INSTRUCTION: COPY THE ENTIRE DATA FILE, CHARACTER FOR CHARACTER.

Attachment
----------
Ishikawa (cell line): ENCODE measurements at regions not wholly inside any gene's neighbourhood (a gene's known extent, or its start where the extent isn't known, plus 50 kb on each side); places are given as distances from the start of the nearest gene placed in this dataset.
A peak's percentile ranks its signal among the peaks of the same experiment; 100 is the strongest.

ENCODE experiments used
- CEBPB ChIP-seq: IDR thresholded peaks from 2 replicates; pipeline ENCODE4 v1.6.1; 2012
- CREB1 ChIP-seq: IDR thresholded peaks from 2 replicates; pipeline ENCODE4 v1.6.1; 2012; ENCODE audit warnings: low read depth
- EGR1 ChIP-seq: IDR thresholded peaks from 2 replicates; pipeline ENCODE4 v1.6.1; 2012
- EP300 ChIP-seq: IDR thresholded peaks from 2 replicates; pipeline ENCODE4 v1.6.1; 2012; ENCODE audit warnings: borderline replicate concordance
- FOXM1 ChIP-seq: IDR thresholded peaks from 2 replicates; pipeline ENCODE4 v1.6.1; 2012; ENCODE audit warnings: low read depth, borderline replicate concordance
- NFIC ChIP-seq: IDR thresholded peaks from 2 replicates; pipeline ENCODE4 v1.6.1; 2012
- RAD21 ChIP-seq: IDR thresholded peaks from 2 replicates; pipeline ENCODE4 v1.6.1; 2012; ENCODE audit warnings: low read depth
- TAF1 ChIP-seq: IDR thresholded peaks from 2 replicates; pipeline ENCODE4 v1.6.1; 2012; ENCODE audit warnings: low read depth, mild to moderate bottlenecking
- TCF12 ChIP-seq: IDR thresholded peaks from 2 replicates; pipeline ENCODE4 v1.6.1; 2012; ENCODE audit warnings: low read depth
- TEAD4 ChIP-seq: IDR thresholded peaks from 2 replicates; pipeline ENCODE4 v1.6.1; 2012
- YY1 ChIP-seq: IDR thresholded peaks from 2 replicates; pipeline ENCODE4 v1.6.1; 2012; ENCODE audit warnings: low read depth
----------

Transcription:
Ishikawa (cell line): ENCODE measurements at regions not wholly inside any gene's neighbourhood (a gene's known extent, or its start where the extent isn't known, plus 50 kb on each side); places are given as distances from the start of the nearest gene placed in this dataset.
A peak's percentile ranks its signal among the peaks of the same experiment; 100 is the strongest.

ENCODE experiments used
- CEBPB ChIP-seq: IDR thresholded peaks from 2 replicates; pipeline ENCODE4 v1.6.1; 2012
- CREB1 ChIP-seq: IDR thresholded peaks from 2 replicates; pipeline ENCODE4 v1.6.1; 2012; ENCODE audit warnings: low read depth
- EGR1 ChIP-seq: IDR thresholded peaks from 2 replicates; pipeline ENCODE4 v1.6.1; 2012
- EP300 ChIP-seq: IDR thresholded peaks from 2 replicates; pipeline ENCODE4 v1.6.1; 2012; ENCODE audit warnings: borderline replicate concordance
- FOXM1 ChIP-seq: IDR thresholded peaks from 2 replicates; pipeline ENCODE4 v1.6.1; 2012; ENCODE audit warnings: low read depth, borderline replicate concordance
- NFIC ChIP-seq: IDR thresholded peaks from 2 replicates; pipeline ENCODE4 v1.6.1; 2012
- RAD21 ChIP-seq: IDR thresholded peaks from 2 replicates; pipeline ENCODE4 v1.6.1; 2012; ENCODE audit warnings: low read depth
- TAF1 ChIP-seq: IDR thresholded peaks from 2 replicates; pipeline ENCODE4 v1.6.1; 2012; ENCODE audit warnings: low read depth, mild to moderate bottlenecking
- TCF12 ChIP-seq: IDR thresholded peaks from 2 replicates; pipeline ENCODE4 v1.6.1; 2012; ENCODE audit warnings: low read depth
- TEAD4 ChIP-seq: IDR thresholded peaks from 2 replicates; pipeline ENCODE4 v1.6.1; 2012
- YY1 ChIP-seq: IDR thresholded peaks from 2 replicates; pipeline ENCODE4 v1.6.1; 2012; ENCODE audit warnings: low read depth